Hilary is an archaeologist and current PhD candidate based at the Department of Anthropology at Stony Brook University, USA. She previously completed an M.Sc. in Anthropology at the University of Toronto in Canada.
Hilary’s research, funded by the Leakey Foundation, harnesses data from stone tool assemblages to investigate the evolution of hominin cognition during the Plio-Pleistocene. In particular, she explores the origins of intentional stone tool shaping, the first generally-accepted evidence for which are the ‘Large Cutting Tools’ (LCTs) – such as the iconic handaxe – that first appeared 1.76 million-year-ago in the Kokiselei site complex, West Turkana. But – do these artefacts really mark the origins of intentional shaping, or are the roots of this behaviour present in earlier, less conspicuously formed artefact types? Hilary’s work approaches this issue by examining stone knapping processes to track the development of hominin shaping behaviour throughout the Kokiselsei sequence, grounding her analyses in a series of experimentally-replicated stone tool collections.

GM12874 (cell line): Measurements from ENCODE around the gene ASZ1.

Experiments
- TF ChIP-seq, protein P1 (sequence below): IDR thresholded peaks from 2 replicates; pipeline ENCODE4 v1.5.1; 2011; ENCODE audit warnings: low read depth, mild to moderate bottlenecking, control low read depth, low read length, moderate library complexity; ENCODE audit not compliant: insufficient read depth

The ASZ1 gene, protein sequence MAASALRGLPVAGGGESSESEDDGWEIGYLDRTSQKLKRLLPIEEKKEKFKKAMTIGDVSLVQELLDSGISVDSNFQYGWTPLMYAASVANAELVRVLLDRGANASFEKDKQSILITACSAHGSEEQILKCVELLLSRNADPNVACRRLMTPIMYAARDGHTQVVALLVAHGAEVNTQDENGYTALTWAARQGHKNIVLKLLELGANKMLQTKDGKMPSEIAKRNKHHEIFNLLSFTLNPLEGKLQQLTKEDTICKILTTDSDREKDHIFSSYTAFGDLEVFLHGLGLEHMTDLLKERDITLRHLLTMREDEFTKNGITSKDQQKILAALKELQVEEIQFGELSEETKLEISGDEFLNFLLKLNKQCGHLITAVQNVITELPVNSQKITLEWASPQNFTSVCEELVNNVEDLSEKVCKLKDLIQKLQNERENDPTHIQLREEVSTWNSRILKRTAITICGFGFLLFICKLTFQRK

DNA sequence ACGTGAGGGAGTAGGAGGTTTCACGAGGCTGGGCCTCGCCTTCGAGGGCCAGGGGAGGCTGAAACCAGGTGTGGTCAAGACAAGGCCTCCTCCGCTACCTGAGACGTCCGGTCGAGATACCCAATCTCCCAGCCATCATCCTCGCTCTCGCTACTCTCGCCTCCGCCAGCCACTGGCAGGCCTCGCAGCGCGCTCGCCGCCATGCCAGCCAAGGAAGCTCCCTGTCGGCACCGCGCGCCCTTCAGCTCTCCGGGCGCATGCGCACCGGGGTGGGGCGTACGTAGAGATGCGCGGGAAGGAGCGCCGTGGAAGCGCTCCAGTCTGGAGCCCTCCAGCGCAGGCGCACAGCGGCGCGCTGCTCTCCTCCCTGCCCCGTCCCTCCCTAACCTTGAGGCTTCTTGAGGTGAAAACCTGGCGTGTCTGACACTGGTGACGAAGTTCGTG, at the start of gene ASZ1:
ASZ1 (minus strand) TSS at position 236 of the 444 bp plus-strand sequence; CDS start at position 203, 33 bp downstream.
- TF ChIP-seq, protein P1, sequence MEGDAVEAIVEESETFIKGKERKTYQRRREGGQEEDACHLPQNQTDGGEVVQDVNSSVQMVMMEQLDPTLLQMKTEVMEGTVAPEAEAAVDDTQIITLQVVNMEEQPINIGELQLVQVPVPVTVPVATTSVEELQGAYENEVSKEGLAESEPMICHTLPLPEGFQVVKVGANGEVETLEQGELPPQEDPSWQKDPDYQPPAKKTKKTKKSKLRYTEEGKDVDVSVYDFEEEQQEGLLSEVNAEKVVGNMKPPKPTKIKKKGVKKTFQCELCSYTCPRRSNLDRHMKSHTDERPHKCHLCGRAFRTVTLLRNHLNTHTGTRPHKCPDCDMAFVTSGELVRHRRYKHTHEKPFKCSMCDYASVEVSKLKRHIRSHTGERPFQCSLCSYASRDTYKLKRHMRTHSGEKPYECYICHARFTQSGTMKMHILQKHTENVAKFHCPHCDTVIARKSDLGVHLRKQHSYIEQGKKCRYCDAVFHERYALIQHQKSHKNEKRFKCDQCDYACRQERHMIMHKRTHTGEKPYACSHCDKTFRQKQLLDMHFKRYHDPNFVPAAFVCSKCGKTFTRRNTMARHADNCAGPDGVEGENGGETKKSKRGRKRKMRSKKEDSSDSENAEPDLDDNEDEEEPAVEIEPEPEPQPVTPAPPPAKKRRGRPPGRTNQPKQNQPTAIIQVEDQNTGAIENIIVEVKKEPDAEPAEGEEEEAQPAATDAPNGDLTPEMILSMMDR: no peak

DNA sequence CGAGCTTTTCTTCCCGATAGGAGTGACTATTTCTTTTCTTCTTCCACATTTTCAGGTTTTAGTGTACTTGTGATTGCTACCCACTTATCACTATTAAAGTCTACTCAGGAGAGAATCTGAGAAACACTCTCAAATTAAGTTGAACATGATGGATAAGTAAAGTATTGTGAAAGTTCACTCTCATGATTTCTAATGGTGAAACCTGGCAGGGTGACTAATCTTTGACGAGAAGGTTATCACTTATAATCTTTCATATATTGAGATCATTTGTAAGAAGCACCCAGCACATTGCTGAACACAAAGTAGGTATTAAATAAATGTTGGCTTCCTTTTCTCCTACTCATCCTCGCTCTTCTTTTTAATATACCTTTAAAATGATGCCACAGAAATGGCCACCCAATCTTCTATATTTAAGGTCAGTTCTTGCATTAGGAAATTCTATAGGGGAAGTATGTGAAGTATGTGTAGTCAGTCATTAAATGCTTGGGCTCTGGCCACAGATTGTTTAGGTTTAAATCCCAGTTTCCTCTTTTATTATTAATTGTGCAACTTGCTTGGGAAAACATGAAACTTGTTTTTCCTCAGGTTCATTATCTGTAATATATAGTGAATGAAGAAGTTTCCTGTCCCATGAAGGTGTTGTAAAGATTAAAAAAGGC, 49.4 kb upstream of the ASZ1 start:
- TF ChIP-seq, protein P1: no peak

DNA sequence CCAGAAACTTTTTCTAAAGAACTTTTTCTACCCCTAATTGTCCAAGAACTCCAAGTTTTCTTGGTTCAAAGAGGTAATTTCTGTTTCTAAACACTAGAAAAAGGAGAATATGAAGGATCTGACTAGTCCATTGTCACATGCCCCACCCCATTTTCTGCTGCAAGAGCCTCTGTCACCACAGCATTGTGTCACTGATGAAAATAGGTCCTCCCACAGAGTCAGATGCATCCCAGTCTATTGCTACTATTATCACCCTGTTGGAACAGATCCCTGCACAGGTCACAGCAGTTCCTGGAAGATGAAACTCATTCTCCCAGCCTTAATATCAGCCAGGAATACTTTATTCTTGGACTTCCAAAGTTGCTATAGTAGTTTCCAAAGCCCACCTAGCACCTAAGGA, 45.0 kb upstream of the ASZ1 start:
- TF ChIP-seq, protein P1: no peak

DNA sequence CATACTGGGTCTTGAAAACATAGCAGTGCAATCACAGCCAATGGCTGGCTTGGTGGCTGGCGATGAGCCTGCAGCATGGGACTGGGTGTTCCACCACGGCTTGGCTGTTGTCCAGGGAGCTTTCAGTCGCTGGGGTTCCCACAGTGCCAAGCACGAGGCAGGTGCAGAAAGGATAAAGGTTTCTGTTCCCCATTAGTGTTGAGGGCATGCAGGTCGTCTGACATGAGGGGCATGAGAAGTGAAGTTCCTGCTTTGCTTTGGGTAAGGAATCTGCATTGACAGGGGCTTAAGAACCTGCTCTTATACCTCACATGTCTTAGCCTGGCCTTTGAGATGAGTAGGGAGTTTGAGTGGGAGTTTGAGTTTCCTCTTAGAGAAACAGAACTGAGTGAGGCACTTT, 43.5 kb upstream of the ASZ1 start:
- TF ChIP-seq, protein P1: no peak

In her own words
What do you like about being in the field in Turkana?
“Late afternoon sunshine when the heat starts to break, the sound of goats walking through camp, and the stars at night”
What do you miss when you are in the field?
“Knitting, craft beer, good cheese, and my dog Jake”
Tell us a unique fact about yourself…
“Not of much use in Turkana, but I used to teach synchronized swimming lessons!”
For more information about Hilary’s Leakey Foundation funded research project, click here.
For further information about Hilary or to contact her directly, please visit her page on Researchgate.